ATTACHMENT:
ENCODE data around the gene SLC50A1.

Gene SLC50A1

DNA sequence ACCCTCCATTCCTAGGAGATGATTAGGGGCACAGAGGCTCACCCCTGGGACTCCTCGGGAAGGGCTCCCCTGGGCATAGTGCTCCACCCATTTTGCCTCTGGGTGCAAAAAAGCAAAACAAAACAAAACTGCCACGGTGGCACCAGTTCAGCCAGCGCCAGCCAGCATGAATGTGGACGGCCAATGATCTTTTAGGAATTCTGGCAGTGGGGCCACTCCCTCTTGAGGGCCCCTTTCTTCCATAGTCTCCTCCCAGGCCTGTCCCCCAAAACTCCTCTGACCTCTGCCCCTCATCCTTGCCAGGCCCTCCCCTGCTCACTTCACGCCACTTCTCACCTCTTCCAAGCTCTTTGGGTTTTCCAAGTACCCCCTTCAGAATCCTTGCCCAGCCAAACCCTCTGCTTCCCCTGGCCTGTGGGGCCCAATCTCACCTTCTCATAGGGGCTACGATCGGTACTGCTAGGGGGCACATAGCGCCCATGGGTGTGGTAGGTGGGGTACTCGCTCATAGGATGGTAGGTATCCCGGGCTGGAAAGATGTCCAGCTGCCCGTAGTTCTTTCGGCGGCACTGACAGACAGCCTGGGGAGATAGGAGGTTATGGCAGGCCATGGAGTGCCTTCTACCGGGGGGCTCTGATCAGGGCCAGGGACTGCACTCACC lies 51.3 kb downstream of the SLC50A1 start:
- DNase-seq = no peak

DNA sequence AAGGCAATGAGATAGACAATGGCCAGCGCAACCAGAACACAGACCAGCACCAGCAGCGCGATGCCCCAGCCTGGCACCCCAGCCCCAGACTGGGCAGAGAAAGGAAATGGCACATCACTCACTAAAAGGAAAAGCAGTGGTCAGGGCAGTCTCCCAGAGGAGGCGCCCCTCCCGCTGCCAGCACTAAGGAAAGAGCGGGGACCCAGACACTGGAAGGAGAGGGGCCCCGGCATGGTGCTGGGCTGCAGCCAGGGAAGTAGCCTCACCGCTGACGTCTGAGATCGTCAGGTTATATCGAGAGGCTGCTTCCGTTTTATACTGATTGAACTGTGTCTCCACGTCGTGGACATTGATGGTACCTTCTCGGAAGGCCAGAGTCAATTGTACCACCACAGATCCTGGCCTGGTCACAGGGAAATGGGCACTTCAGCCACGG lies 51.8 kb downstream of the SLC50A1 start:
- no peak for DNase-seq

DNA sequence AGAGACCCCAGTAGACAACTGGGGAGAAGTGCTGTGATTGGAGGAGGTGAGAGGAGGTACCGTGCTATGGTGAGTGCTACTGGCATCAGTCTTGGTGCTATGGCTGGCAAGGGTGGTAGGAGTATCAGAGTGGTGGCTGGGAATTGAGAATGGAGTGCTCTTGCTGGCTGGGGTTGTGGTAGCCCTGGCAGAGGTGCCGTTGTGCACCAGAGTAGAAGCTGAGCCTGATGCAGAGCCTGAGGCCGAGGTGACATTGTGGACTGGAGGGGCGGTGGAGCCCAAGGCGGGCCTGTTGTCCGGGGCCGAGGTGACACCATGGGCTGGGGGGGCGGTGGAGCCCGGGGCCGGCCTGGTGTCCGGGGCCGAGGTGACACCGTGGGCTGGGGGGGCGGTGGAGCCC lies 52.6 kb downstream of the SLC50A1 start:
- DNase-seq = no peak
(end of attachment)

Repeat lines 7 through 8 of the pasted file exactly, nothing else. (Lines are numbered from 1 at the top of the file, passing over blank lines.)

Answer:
DNA sequence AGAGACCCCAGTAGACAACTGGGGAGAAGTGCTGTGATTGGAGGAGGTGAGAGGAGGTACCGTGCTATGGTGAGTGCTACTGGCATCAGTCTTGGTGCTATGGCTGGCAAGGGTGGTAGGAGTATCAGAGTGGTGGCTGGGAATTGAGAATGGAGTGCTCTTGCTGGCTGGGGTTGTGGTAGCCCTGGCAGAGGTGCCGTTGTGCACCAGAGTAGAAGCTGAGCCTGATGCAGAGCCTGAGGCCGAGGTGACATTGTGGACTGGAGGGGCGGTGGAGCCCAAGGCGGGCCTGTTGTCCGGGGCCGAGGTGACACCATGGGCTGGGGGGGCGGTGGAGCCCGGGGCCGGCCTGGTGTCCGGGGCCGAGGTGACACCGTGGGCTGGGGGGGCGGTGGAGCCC lies 52.6 kb downstream of the SLC50A1 start:
- DNase-seq = no peak